Nonviolence in Najaf?

The BBC headline caught my eye:

The BBC headline caught my eye: "Iraqi cleric in Najaf peace march." It’s the kind of story that gets buried in mid-August, especially between the Democratic and Republican national conventions. But I was intrigued.

We rarely hear news about Islamic nonviolence. A few might remember 1930s Pakistani pacifist Abdul Ghaffar Khan, who led the Servants of God organization in nonviolent resistance against the British. But, in the West, Islam and nonviolence don’t generally go together.

Is a new page opening in Islam’s contribution to nonviolence? Iraq’s leading Shia cleric, the Grand Ayatollah Ali al-Sistani, did what the U.S. military, the Iraqi troops, and the armed supporters of militant cleric Moqtada al-Sadr could not. He ended the three-week standoff in Najaf in which hundreds of people had been killed.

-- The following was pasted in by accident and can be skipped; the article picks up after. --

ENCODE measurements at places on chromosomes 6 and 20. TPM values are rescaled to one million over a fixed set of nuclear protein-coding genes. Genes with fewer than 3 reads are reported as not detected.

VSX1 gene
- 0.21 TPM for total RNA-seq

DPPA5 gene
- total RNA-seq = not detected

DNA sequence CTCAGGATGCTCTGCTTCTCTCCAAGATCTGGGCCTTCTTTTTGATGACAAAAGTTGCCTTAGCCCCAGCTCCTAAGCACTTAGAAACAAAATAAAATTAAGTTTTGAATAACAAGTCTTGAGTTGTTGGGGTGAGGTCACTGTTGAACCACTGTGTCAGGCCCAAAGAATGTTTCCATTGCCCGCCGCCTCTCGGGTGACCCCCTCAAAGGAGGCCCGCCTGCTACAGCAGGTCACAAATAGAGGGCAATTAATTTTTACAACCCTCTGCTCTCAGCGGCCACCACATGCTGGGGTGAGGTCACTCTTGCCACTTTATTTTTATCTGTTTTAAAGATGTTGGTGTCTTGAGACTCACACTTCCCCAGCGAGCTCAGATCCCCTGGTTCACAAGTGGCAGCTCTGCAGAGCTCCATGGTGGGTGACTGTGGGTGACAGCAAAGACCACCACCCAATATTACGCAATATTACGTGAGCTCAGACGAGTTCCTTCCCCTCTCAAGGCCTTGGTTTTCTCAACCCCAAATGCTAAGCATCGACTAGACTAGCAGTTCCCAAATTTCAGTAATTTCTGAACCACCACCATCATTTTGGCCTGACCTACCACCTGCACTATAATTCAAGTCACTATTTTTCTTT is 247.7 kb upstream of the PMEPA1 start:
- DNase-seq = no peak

Ten thousand Shia Iraqis gathered peacefully in Najaf to support Sistani’s peace plan to end the violence and reclaim the shrine of Imam Ali. "Sistani did not issue a fatwa (a religious order)," cleric Abdullah Mehdi told Baghdad-based Christian Peacemaker Team member David Milne, "but an invitation."

"I regard this action by Sistani and his followers as quite significant," Milne told me. "Iraq has such a violent history that a nonviolent action marks a significant beginning, especially when it had such strong support. The action appears to have achieved its goals quickly when other attempts - including repeated assaults on the shrine and other attempts to negotiate an agreement - failed."

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Sojourners Magazine November 2004
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